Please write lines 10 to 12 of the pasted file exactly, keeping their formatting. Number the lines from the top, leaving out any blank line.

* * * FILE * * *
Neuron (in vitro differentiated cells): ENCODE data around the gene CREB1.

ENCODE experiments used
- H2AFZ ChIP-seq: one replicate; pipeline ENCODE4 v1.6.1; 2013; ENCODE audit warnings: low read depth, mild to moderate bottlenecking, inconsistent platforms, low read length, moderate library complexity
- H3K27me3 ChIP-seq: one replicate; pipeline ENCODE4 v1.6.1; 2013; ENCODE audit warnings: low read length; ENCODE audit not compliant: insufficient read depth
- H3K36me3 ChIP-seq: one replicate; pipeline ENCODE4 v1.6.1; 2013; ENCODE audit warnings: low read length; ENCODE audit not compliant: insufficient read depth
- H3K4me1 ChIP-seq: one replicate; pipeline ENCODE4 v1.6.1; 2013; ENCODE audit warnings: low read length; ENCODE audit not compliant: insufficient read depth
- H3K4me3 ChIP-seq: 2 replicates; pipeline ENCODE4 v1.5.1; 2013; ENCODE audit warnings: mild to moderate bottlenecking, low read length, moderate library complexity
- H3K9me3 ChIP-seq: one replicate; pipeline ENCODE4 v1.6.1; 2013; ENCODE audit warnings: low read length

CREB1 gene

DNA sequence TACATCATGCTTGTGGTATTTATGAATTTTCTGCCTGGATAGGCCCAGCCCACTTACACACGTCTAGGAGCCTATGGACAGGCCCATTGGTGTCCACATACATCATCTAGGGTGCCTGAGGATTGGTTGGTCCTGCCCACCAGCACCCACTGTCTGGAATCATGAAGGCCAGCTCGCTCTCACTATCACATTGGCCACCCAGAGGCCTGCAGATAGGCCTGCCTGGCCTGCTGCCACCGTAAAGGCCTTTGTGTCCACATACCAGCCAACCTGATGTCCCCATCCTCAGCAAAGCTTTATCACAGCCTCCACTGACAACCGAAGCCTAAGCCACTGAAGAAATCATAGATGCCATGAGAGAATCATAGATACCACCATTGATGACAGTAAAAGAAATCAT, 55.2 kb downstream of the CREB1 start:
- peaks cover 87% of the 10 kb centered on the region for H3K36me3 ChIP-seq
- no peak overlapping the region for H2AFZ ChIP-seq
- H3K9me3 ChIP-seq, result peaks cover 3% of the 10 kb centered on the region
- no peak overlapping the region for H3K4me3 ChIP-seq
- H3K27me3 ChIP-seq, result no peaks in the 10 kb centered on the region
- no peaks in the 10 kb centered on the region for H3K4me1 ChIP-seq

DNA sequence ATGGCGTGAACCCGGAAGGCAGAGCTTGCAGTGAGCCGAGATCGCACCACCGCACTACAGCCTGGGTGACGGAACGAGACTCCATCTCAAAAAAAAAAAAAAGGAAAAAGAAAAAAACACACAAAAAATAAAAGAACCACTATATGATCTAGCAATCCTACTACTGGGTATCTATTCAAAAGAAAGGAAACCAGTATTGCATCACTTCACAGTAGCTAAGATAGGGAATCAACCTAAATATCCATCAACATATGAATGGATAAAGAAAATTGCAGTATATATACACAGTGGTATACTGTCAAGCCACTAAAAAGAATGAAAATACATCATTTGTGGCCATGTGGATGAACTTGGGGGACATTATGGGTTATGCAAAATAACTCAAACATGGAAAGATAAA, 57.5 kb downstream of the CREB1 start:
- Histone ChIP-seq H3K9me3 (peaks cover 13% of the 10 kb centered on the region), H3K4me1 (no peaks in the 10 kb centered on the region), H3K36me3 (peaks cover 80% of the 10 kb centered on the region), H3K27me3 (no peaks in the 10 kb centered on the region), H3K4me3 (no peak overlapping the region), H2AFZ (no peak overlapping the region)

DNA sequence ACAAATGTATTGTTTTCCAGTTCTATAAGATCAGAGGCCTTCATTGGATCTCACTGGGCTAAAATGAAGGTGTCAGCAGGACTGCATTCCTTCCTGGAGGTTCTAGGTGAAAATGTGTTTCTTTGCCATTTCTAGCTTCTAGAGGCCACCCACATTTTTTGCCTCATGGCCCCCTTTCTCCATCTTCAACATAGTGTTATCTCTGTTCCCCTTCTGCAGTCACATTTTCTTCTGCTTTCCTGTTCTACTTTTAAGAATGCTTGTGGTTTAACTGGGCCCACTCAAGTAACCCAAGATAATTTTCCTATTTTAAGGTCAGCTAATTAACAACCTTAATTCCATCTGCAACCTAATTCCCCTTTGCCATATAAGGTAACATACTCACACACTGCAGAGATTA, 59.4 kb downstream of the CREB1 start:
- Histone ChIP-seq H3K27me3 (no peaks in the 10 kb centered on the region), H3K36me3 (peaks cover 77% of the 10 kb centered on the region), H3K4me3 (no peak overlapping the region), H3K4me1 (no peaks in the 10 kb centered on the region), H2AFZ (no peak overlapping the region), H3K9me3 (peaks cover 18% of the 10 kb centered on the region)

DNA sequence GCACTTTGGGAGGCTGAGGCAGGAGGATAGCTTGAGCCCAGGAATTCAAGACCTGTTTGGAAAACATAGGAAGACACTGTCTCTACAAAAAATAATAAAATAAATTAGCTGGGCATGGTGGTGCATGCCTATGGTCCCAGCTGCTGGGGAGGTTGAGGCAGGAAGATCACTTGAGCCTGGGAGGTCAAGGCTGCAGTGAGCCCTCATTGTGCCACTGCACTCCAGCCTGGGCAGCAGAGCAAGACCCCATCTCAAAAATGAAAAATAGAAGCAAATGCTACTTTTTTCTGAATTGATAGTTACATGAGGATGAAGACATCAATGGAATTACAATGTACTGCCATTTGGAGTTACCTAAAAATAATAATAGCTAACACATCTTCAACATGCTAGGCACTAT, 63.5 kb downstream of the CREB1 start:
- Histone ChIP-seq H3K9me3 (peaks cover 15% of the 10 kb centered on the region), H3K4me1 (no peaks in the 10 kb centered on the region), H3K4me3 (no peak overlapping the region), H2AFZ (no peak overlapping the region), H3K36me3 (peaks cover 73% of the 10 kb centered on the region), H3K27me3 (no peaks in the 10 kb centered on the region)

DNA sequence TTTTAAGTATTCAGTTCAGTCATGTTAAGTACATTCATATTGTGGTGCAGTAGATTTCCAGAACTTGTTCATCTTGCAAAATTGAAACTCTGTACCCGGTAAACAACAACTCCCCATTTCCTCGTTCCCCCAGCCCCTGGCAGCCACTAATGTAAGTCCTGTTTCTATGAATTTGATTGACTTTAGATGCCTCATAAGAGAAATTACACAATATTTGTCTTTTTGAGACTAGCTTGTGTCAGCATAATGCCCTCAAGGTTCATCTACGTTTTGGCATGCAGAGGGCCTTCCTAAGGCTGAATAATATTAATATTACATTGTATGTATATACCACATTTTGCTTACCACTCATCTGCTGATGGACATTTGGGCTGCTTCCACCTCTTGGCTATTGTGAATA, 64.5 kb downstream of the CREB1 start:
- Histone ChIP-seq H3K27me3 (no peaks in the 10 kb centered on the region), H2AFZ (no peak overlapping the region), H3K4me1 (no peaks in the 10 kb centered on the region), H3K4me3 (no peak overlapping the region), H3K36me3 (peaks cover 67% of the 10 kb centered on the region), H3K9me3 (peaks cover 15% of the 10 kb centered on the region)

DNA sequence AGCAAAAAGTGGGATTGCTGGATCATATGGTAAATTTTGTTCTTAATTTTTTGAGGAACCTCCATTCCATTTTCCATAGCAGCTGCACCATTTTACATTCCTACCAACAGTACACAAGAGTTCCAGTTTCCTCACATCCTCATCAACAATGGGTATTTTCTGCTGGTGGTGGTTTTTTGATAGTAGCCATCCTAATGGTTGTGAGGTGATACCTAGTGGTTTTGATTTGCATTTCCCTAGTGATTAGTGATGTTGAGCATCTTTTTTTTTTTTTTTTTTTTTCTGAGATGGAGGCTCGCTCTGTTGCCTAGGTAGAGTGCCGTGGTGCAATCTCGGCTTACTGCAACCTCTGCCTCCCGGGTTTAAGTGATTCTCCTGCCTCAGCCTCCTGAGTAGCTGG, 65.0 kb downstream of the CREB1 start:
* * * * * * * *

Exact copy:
DNA sequence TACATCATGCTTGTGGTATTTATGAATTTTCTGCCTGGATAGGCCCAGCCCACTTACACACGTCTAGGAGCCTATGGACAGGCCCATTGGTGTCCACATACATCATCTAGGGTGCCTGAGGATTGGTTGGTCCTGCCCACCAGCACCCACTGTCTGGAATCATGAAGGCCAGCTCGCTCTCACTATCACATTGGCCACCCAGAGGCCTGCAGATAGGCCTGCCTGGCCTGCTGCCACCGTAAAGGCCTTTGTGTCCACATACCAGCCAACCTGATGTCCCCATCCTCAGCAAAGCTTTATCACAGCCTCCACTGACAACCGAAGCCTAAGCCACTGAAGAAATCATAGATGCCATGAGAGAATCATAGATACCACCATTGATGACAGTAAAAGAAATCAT, 55.2 kb downstream of the CREB1 start:
- peaks cover 87% of the 10 kb centered on the region for H3K36me3 ChIP-seq
- no peak overlapping the region for H2AFZ ChIP-seq